It was a beautiful morning in late May as we worked our way through the streets of Jerusalem. For most of our students there was not a care to be had. For myself and my co-leader we understood the gravity of what we were about to experience. All of sudden off in the distance we could see the wall. Not just any wall, but rather the wall which separates Israel from the West Bank. Are destination for the day was the Church of the Nativity in Bethlehem which meant we needed to enter in to the West Bank. As we approached the check point four Israeli soldiers immediately came around our bus. Simultaneously one soldier emerged from the front staircase as the other came in the rear. For many on the bus it was a first. First time sitting beside a person with a loaded machine gun, first time being question by the Israeli IDF and more importantly the first many of them had personally seen the wall. It was emotional to say the least. As we passed through the wall It was evident that we had just changed reality. In fact, I began to immediately see three realities emerge. First, the reality of Israel and their desire to protect and secure a stable society. Second, the reality of the Palestinian people facing their oppression and caged life. Third, the simulated reality in which almost every person on the bus was guilty of, due to years of being active participants in the “theater” of the Israeli Palestinian conflict. The first two realities I expected, but the third caught me by surprise.
While reading Contemporary Social Theory by Anthony Elliot I was struck by Baudrillard’s idea of post-modernity as simulated media culture. Within this social theory Baudrillard argues the point that “simulations” are all that exist. One of Baudrillard’s most controversial claims came in March 1991, (Elliot pg. 246) where he wrote an article for liberation, “The Gulf War Did Not Take Place”. Inflammatory to say the least, however Baudrillard’s point was made. As the Gulf War unfolded before our very eyes it created a hyper reality. For the first time in history we were able to watch war live from the comforts of our own homes, and many did. Many of us, simply sat on our couches and watched laser guided missiles hit and disintegrate their targets like we were watching highlights on ESPN. We became active participants in the audience while generals gave orders like screen directors in a play. During the Gulf War the battle field became known as the “theater”. It is only this week while reading Baudrillard’s claim that I now have language to explain what I experienced that day with my team at the checkpoint.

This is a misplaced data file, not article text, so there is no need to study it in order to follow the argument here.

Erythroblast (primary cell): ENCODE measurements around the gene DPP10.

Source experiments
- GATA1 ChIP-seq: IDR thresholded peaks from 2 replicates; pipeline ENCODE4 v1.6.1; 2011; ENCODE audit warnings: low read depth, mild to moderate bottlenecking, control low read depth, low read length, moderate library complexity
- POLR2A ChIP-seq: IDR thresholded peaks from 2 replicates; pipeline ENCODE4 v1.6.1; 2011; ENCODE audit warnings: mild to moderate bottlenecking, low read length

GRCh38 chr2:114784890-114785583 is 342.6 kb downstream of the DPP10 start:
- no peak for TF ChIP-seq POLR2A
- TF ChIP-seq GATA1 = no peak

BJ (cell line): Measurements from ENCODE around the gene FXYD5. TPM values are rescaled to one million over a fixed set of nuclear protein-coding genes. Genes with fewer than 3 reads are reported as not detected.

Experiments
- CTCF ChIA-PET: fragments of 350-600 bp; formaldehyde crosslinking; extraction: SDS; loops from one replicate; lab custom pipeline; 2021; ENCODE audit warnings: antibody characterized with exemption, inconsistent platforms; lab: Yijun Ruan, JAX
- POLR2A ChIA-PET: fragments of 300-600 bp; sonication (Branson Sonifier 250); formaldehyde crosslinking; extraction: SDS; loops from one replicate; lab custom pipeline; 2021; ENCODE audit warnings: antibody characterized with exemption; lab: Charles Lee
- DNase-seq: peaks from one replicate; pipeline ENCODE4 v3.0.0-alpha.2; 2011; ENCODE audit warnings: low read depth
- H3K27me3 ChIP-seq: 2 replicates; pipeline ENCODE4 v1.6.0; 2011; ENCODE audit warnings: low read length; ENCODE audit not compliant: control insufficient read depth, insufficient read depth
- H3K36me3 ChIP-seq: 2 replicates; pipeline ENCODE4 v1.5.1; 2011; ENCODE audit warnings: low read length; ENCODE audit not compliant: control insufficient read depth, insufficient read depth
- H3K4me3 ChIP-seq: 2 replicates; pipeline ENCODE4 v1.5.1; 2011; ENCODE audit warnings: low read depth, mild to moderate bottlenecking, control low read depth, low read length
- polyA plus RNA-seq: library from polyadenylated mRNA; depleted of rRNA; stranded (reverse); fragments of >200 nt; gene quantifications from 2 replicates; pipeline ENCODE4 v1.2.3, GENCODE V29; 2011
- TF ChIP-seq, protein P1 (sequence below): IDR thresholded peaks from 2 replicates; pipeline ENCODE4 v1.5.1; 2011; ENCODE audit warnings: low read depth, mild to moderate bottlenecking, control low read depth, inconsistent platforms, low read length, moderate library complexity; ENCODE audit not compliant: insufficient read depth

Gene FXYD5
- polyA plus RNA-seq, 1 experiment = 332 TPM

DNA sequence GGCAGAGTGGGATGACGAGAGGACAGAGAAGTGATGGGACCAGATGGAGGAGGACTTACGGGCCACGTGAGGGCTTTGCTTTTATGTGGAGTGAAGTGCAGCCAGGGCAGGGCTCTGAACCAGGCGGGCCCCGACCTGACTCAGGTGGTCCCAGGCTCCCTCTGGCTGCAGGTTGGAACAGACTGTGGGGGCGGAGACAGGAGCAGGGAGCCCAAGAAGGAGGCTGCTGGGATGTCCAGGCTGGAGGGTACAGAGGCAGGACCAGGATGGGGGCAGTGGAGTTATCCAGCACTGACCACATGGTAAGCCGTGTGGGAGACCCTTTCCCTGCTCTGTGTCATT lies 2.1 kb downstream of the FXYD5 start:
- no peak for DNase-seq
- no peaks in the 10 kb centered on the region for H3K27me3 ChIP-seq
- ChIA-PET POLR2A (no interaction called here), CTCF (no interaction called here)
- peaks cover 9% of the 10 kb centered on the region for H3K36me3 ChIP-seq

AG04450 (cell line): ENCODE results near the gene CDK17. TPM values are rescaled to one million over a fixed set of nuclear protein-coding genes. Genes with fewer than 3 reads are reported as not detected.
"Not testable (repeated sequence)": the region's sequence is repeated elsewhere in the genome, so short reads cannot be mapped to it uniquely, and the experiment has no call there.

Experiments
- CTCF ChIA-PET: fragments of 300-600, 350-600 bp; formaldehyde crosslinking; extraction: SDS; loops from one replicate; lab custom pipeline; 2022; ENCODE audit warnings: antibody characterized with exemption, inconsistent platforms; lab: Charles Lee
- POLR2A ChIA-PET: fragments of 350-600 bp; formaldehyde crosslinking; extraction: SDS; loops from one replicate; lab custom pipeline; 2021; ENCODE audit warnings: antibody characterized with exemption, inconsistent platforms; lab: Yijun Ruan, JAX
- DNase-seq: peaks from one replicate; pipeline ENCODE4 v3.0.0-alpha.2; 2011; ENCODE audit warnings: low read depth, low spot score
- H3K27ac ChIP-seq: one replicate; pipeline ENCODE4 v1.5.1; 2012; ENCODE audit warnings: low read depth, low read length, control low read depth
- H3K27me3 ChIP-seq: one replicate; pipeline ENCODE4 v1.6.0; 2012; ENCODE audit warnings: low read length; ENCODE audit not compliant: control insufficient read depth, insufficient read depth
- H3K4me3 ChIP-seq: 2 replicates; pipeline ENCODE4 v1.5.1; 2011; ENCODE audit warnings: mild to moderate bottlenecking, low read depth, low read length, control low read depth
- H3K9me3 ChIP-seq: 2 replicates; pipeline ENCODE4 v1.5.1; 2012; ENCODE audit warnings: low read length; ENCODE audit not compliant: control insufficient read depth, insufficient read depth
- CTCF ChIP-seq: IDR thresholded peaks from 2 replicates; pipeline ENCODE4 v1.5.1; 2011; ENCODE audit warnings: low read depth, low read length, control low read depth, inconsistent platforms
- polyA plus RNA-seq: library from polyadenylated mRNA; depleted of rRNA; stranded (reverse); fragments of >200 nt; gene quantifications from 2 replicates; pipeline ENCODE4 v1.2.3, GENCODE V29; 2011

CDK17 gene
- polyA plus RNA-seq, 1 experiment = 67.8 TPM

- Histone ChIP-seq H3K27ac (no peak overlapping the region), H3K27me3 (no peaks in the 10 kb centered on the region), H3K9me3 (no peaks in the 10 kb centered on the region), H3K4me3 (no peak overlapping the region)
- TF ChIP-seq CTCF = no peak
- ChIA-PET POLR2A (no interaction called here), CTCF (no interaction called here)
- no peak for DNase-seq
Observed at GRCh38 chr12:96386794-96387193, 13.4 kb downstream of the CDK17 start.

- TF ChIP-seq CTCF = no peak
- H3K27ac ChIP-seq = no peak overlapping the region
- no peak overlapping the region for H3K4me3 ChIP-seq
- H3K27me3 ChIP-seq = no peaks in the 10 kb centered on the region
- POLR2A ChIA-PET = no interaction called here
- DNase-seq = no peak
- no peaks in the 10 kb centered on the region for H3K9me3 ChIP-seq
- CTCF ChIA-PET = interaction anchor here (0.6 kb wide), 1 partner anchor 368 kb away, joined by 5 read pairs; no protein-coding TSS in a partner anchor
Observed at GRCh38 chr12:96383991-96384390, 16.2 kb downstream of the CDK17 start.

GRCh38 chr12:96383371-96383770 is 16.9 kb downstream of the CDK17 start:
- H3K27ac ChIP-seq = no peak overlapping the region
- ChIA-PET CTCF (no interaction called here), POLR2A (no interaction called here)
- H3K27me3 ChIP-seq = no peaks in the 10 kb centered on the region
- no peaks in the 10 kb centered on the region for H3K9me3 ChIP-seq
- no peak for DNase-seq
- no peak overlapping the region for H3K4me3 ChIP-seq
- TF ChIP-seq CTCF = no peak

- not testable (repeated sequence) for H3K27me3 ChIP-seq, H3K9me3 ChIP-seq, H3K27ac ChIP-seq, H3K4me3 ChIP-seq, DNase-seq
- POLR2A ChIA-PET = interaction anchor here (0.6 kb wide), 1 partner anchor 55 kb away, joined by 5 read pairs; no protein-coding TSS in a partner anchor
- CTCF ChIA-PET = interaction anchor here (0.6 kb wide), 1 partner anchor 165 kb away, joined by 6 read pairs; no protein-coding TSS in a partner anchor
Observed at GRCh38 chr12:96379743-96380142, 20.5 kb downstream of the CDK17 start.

Three Realities of The Wall
Protection… Israel is a nation state that will and often does protect it’s borders. For many living in Israel protecting themselves is a way of life. For Israel, “the wall” means protection. Protection from radicals and any who would bring harm to their people. After 34 different suicide bombings in 2001 alone, Israel in June of 2002 decided to start building “the wall”. The wall for many Israelis was intended to gain control and limit movement of potential terrorists coming from or passing through the Palestinian territories. After construction began suicide terror attacks began to slow. In recent years, there has been almost no terrorist activity. Israel would say it’s because of the wall.
Oppression… The West Bank is essentially the largest ghetto on the planet. The Palestinian people are largely confined, often not permitted to come and go with any significant freedom. What comes to your mind when I say the word Palestinian? I know, it use to come to my mind as well. Then I befriended a few Palestinians. It changed my entire perspective on those living behind the wall. This past year while traveling to Bethlehem Bible College I was able to hear the heartbeat of four Christian Palestinian leaders in the West Bank Church. As I listened, I was impressed by their heart for reconciliation, missional living and the need to forgive their enemies. It was evident there is a great movement of God happening behind these walls. The wall to the Palestinians is a cage.
Myth… Most of the world has never been to the West Bank. What most of us know and have formed our opinions on has come through the hyper reality of news networks, news articles and maybe even our pulpits. If your anything like me I thought I understood “the wall” the problem, and then I went. What I realized was that I had previously become and active participant in the “theater” of oppression. I sat by on my couch night after night entertained by this grand two dimensional simulation unfolding. And then on that day in late May we emerged on the other side of the check point. Life for me would never be the same. Simulation faded away to reality. Blank faces on a screen, now in person had emotions. I will be forever changed.
How about you?
Which reality do you live in?
Have you been captured by the image of God in his creation, or has simulation become your norm?